Steven Newcomb: Museum hides truth about invasion of tribal land

A replica of the San Salvador in San Diego, California. Photo: Loren Chipman

Should students learn the truth about the taking of Native lands by European explorers? Steven Newcomb (Shawnee / Lenape) of the Indigenous Law Institute wonders why the San Diego Maritime Museum isn't sharing the full story:
The San Diego Maritime Museum has accomplished a noteworthy feat by spending millions of dollars and expending thousands of man hours to build a replica of a Spanish military reconnaissance ship called “San Salvador.” The ship’s name translates in English as, “Holy Savior,” a title that the Christian world gave to Jesus Christ. In other words, the San Diego Maritime Museum has built a military ship named after Jesus Christ, “the prince of peace,” a ship originally built with the intention of invading Native nations in the spirit of the Christian Crusades against non-Christians.

Unfortunately, however, the San Diego Maritime Museum has not shown a comparable amount of interest in building a school curriculum that provides students with an accurate historical context of that historical period. Back in 2009, the San Diego Maritime Museum said that its replica of the “San Salvador” would increase the museum’s capacity for teaching living history programs. It further said that the ship’s “most critical mission” is to provide thousands of area school children with a “passage to the past.” An excellent idea, in theory.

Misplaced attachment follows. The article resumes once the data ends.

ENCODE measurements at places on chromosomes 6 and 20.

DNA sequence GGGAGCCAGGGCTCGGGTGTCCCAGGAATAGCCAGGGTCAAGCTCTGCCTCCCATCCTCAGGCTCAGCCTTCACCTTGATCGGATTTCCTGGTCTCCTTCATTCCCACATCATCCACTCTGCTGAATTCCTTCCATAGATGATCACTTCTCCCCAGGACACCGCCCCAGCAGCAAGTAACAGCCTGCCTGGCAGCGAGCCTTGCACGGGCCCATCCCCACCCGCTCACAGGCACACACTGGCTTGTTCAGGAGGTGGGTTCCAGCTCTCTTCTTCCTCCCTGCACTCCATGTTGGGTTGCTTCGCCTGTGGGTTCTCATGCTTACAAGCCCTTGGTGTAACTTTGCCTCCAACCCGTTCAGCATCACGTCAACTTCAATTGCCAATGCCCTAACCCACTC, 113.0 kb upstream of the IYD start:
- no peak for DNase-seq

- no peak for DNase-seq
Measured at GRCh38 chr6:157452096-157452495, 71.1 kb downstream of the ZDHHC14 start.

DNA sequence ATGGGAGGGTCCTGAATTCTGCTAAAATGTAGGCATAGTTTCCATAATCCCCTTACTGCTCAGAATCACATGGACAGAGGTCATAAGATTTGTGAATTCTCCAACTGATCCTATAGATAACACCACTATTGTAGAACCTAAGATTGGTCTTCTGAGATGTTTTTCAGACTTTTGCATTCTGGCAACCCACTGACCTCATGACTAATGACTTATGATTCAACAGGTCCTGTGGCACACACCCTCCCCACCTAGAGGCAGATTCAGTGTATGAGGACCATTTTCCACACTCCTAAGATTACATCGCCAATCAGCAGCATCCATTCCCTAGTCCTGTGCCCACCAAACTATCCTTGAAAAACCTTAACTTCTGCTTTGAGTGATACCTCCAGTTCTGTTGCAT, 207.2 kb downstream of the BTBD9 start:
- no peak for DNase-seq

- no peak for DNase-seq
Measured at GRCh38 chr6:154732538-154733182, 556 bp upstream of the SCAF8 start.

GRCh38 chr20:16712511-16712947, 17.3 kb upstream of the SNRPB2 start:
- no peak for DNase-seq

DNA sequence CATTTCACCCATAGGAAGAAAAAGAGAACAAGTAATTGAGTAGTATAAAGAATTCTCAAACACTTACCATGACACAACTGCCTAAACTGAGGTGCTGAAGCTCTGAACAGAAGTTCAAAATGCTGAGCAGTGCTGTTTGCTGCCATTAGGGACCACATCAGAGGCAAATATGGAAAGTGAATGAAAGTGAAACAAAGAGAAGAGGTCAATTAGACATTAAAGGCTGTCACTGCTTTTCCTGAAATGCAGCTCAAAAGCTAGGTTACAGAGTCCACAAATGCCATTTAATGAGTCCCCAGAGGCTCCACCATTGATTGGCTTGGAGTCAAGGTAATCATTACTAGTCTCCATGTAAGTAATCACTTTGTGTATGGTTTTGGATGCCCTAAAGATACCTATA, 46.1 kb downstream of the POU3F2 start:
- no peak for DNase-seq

The implication seems clear: The Maritime Museum plans to provide school children with important and accurate information about the historical period of the ship San Salvador. Yet the question arises, what kind of information are students learning from the San Diego Maritime Museum? What seems equally important, however, is the historical information which the museum refuses to include in its lesson plans.

Read More on the Story:
Steven Newcomb: The History the San Diego Maritime Museum Does Not Teach (Indian Country Today 1/20)

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